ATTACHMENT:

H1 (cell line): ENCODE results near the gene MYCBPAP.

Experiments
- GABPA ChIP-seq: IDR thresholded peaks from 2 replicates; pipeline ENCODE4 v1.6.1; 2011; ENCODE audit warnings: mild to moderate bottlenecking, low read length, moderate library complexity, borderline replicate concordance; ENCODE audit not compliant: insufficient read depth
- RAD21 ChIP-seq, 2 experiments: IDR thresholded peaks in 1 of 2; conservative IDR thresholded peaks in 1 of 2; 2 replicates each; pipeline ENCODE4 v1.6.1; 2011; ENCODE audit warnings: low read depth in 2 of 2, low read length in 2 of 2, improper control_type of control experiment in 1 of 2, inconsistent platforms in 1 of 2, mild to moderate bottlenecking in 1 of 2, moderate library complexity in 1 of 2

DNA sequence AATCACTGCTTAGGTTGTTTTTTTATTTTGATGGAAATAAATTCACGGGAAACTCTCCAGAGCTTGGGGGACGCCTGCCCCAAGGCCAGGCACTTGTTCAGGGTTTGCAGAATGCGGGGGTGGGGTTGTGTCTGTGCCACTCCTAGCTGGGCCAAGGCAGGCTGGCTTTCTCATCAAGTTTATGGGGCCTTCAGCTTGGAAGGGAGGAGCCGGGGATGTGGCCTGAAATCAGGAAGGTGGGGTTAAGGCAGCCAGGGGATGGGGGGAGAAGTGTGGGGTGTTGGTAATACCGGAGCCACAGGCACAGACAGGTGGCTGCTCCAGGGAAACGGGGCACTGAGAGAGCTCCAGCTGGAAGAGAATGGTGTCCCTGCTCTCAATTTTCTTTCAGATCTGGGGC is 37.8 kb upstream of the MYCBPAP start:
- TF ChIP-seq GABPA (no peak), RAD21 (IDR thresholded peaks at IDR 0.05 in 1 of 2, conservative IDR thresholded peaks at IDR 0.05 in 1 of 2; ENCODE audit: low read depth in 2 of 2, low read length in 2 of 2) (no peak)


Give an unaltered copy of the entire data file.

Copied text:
H1 (cell line): ENCODE results near the gene MYCBPAP.

Experiments
- GABPA ChIP-seq: IDR thresholded peaks from 2 replicates; pipeline ENCODE4 v1.6.1; 2011; ENCODE audit warnings: mild to moderate bottlenecking, low read length, moderate library complexity, borderline replicate concordance; ENCODE audit not compliant: insufficient read depth
- RAD21 ChIP-seq, 2 experiments: IDR thresholded peaks in 1 of 2; conservative IDR thresholded peaks in 1 of 2; 2 replicates each; pipeline ENCODE4 v1.6.1; 2011; ENCODE audit warnings: low read depth in 2 of 2, low read length in 2 of 2, improper control_type of control experiment in 1 of 2, inconsistent platforms in 1 of 2, mild to moderate bottlenecking in 1 of 2, moderate library complexity in 1 of 2

DNA sequence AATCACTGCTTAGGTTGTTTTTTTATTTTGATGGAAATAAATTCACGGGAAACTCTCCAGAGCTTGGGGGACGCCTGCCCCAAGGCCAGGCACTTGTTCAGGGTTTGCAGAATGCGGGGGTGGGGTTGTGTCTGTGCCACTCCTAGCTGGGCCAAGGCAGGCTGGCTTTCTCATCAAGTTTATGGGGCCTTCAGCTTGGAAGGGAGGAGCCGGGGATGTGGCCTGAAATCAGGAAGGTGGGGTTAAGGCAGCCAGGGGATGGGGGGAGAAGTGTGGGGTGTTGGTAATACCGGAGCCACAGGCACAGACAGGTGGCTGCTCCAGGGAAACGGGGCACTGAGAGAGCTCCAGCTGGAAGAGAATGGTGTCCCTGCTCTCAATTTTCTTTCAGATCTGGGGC is 37.8 kb upstream of the MYCBPAP start:
- TF ChIP-seq GABPA (no peak), RAD21 (IDR thresholded peaks at IDR 0.05 in 1 of 2, conservative IDR thresholded peaks at IDR 0.05 in 1 of 2; ENCODE audit: low read depth in 2 of 2, low read length in 2 of 2) (no peak)